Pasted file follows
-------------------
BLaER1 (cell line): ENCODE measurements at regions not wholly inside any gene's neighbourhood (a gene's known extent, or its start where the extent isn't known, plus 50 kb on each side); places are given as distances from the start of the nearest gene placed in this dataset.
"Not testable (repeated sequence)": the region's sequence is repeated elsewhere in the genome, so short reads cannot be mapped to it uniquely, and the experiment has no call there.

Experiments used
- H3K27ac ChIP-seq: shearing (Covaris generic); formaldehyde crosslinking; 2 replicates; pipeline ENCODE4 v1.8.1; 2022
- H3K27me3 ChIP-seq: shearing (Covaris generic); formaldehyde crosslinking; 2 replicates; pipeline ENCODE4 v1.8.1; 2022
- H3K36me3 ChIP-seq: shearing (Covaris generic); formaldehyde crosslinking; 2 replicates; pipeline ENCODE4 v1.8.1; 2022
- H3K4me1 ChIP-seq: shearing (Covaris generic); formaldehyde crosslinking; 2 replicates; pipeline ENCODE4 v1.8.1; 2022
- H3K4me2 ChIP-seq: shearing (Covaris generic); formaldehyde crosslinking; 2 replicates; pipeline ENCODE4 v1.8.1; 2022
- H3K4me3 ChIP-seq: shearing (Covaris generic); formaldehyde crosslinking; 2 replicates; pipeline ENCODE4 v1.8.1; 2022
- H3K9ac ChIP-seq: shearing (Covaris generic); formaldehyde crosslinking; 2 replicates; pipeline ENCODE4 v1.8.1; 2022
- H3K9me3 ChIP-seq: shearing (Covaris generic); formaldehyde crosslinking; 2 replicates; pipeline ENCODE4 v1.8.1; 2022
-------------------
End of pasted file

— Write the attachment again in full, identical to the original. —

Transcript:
BLaER1 (cell line): ENCODE measurements at regions not wholly inside any gene's neighbourhood (a gene's known extent, or its start where the extent isn't known, plus 50 kb on each side); places are given as distances from the start of the nearest gene placed in this dataset.
"Not testable (repeated sequence)": the region's sequence is repeated elsewhere in the genome, so short reads cannot be mapped to it uniquely, and the experiment has no call there.

Experiments used
- H3K27ac ChIP-seq: shearing (Covaris generic); formaldehyde crosslinking; 2 replicates; pipeline ENCODE4 v1.8.1; 2022
- H3K27me3 ChIP-seq: shearing (Covaris generic); formaldehyde crosslinking; 2 replicates; pipeline ENCODE4 v1.8.1; 2022
- H3K36me3 ChIP-seq: shearing (Covaris generic); formaldehyde crosslinking; 2 replicates; pipeline ENCODE4 v1.8.1; 2022
- H3K4me1 ChIP-seq: shearing (Covaris generic); formaldehyde crosslinking; 2 replicates; pipeline ENCODE4 v1.8.1; 2022
- H3K4me2 ChIP-seq: shearing (Covaris generic); formaldehyde crosslinking; 2 replicates; pipeline ENCODE4 v1.8.1; 2022
- H3K4me3 ChIP-seq: shearing (Covaris generic); formaldehyde crosslinking; 2 replicates; pipeline ENCODE4 v1.8.1; 2022
- H3K9ac ChIP-seq: shearing (Covaris generic); formaldehyde crosslinking; 2 replicates; pipeline ENCODE4 v1.8.1; 2022
- H3K9me3 ChIP-seq: shearing (Covaris generic); formaldehyde crosslinking; 2 replicates; pipeline ENCODE4 v1.8.1; 2022